Dubuffet, Jean (1901–1985) By Shaw, Jill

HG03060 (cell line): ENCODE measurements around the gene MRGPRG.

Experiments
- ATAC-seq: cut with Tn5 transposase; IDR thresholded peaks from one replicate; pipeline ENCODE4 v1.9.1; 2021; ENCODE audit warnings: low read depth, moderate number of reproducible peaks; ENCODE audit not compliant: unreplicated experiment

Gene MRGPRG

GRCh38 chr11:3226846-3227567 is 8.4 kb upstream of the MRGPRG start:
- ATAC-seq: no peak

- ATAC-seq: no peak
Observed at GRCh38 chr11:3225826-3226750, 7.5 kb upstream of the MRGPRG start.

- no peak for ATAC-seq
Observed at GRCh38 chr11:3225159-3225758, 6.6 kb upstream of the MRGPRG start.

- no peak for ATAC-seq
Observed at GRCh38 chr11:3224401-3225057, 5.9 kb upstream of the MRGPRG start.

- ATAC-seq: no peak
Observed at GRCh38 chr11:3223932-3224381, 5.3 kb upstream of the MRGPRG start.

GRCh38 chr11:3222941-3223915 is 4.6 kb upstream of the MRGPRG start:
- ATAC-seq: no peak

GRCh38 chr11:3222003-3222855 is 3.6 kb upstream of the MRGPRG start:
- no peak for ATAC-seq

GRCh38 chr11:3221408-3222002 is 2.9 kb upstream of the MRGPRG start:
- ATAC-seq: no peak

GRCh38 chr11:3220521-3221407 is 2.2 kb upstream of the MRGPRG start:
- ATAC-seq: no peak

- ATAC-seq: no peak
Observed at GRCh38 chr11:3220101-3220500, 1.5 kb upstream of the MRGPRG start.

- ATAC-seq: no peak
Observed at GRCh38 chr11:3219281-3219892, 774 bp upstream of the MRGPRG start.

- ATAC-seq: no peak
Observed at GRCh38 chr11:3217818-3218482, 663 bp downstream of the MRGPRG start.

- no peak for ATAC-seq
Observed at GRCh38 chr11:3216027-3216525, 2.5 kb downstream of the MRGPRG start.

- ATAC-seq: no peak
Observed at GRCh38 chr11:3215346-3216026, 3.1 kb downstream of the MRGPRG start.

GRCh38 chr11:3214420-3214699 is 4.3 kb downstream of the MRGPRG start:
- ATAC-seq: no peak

Jean Dubuffet was an experimental artist who embraced unconventional materials and investigated different media; his style and the content of his work varied greatly throughout his career. While he tried his hand at art as a younger man, it was not until 1942, at the age of forty-one, in German-occupied France, that Dubuffet committed himself to producing art full-time. In the fall of 1944, Dubuffet held his first solo exhibition at Galerie René Drouin in Paris. Exhibiting garishly colored paintings featuring mundane subjects—including cows and suburban street façades—rendered in a crude, graffiti-like manner, Dubuffet agitated many critics with his perceived adoption of an anti-establishment aesthetic and philosophy. Nonetheless, he quickly ascended in the Paris and American art scenes upon developing a technique—influenced by the thickly impastoed works of Jean Fautrier—in which he incised compositional forms into thick layers of paint that had been mixed with materials such as grit, gravel, and glass. The resulting highly complex textured surfaces were a feature of Dubuffet’s best known works of the 1940s, including his series of caricatured and unflattering portraits of intellectuals in the circle of Jean Paulhan, the writer and editor who is often considered Dubuffet’s most important early champion. Dubuffet was a co-founder of the Compagnie de l’Art Brut in the late 1940s.